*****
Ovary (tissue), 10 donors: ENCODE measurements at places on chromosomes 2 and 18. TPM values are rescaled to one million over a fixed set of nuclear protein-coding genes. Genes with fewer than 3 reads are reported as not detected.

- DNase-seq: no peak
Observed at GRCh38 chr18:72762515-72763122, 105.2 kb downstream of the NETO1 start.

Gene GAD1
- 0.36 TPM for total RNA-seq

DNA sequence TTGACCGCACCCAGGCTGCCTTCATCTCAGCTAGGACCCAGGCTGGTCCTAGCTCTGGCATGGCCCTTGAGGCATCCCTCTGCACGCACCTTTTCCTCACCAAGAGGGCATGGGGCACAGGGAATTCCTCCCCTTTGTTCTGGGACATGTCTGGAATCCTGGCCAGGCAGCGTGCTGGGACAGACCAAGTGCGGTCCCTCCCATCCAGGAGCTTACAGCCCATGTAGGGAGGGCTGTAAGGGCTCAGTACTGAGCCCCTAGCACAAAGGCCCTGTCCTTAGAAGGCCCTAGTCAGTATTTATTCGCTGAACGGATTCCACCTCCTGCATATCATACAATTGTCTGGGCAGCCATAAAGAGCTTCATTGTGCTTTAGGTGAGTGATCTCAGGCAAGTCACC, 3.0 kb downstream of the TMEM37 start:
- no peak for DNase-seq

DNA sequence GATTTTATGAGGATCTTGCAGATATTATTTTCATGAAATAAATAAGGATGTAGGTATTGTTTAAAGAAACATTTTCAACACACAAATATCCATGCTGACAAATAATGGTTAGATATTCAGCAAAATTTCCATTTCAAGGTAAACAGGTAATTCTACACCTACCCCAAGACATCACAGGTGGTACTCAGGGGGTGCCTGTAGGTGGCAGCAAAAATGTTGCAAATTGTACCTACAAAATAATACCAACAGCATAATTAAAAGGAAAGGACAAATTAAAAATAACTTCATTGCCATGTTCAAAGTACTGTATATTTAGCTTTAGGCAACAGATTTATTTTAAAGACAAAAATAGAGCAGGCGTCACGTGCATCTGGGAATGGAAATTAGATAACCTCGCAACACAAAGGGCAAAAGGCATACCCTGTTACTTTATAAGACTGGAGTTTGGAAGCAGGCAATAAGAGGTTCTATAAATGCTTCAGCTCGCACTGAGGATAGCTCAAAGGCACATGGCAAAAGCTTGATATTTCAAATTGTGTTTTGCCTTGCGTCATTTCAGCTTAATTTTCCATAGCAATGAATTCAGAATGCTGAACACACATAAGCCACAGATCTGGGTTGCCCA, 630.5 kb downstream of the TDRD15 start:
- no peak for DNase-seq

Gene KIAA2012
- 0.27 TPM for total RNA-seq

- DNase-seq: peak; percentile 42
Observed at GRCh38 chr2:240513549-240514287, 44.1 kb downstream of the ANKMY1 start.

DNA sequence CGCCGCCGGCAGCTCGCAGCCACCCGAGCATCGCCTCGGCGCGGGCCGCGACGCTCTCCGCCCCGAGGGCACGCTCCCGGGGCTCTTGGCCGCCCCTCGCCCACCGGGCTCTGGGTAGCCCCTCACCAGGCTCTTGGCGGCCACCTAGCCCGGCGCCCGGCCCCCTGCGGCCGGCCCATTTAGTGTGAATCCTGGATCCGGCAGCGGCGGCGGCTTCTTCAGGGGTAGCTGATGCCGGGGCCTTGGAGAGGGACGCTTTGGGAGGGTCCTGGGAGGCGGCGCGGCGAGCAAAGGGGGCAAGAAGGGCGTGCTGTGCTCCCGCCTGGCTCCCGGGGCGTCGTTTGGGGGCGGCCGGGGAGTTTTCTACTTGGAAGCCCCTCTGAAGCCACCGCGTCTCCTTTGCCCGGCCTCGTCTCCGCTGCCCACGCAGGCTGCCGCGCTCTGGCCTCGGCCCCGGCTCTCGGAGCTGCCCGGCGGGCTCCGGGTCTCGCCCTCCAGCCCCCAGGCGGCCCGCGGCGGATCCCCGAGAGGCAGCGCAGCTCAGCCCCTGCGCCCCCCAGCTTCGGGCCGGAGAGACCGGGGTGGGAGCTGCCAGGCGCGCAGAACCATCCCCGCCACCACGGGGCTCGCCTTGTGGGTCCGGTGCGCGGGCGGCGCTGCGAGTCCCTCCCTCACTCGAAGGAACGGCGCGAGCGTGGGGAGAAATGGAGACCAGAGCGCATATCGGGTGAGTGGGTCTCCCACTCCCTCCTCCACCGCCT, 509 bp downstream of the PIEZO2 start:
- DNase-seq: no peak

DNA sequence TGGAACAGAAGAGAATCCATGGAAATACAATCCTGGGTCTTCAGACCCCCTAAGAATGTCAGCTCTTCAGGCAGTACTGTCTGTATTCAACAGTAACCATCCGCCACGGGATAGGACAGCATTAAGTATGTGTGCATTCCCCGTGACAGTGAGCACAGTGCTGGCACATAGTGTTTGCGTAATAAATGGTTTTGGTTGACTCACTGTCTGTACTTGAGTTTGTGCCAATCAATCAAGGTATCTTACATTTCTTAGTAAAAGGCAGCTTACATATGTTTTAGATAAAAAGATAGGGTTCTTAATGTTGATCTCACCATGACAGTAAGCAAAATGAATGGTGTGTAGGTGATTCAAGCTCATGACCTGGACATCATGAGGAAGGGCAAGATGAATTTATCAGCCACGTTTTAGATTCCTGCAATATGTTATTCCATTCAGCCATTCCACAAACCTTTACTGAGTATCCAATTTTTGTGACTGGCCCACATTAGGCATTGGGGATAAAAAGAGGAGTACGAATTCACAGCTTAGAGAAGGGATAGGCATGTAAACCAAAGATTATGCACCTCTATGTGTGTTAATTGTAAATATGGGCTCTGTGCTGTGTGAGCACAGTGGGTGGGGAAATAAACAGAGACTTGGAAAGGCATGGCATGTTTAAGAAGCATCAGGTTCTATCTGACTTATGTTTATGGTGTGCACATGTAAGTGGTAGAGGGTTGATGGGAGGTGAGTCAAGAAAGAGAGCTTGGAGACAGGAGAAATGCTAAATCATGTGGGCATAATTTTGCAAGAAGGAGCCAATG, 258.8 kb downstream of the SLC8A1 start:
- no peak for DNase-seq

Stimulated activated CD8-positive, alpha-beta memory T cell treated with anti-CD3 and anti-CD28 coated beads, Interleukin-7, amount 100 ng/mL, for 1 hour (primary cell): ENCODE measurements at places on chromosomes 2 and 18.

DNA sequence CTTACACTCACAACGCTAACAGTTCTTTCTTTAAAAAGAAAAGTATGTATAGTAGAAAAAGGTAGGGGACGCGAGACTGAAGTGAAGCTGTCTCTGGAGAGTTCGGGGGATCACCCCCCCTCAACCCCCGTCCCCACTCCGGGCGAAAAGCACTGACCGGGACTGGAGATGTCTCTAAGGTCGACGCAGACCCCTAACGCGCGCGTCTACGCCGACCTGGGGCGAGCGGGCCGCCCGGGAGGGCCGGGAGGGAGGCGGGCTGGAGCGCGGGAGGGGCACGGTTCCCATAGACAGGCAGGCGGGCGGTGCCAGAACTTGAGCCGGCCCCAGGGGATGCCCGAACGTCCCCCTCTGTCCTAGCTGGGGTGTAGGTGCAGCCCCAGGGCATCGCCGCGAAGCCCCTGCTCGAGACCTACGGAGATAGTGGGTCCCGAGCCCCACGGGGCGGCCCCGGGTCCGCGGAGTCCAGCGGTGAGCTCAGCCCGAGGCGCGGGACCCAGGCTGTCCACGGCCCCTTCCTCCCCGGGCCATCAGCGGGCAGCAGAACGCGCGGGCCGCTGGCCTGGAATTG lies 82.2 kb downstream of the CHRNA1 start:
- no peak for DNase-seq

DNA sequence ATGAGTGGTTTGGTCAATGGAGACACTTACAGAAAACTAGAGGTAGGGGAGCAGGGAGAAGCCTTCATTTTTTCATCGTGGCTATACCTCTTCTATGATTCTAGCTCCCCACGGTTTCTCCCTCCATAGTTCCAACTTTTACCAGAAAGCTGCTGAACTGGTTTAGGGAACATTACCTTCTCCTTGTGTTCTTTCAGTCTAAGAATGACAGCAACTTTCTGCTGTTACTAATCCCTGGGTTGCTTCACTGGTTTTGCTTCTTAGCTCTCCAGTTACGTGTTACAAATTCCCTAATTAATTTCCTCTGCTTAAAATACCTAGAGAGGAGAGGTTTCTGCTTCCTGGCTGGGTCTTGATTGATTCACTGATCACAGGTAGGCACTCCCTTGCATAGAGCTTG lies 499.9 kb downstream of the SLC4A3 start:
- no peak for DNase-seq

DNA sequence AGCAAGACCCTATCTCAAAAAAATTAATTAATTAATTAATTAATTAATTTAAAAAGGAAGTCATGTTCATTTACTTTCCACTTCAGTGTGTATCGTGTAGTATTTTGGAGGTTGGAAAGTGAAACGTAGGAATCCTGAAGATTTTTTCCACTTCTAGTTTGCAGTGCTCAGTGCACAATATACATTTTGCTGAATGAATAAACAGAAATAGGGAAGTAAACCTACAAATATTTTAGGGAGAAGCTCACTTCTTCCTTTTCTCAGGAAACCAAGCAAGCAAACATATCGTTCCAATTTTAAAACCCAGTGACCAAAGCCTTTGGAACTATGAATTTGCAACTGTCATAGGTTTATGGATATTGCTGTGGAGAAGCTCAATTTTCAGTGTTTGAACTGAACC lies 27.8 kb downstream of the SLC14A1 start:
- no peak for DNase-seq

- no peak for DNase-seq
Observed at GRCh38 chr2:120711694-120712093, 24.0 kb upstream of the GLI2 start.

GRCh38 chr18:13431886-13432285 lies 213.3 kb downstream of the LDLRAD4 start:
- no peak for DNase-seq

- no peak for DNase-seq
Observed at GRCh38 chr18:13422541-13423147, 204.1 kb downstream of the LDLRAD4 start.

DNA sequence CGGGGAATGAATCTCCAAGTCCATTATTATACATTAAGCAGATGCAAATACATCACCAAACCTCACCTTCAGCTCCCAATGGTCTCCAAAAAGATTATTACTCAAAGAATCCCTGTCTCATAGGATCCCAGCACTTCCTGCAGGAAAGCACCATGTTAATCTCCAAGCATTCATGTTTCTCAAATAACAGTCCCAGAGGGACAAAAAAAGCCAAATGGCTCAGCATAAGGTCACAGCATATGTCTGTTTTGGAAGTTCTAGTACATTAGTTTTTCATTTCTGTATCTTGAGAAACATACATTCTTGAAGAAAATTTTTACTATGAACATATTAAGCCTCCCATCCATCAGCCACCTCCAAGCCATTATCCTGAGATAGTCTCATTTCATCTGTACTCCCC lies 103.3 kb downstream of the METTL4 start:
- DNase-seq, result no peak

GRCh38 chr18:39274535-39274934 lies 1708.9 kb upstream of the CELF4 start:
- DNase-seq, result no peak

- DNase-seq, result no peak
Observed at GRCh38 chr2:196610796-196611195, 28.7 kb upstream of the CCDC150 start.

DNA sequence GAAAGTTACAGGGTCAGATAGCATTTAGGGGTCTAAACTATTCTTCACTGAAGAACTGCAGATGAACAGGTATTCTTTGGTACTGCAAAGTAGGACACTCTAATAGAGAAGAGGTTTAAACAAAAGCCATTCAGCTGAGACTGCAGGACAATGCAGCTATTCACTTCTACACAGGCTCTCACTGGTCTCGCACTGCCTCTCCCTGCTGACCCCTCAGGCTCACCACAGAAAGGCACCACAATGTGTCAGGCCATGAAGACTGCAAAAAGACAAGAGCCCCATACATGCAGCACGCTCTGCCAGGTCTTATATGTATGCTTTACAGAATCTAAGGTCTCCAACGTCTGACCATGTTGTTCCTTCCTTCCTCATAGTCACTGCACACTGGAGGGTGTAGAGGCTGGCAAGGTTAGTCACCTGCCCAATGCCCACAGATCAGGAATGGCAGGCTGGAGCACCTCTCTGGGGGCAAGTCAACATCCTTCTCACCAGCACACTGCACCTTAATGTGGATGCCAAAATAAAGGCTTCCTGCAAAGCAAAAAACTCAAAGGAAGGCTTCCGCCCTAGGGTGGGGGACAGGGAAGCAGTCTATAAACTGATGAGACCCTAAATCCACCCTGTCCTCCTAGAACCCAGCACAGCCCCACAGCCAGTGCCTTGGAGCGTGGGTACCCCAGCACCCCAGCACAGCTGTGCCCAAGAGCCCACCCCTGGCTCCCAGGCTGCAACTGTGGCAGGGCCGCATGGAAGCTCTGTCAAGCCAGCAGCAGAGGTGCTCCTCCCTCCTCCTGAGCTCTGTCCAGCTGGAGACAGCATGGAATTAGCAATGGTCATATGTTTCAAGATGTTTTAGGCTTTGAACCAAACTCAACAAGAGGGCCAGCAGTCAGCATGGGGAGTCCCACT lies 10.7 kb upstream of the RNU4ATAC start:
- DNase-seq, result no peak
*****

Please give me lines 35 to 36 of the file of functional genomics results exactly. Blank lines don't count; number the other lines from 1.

- DNase-seq, result no peak
Observed at GRCh38 chr2:196610796-196611195, 28.7 kb upstream of the CCDC150 start.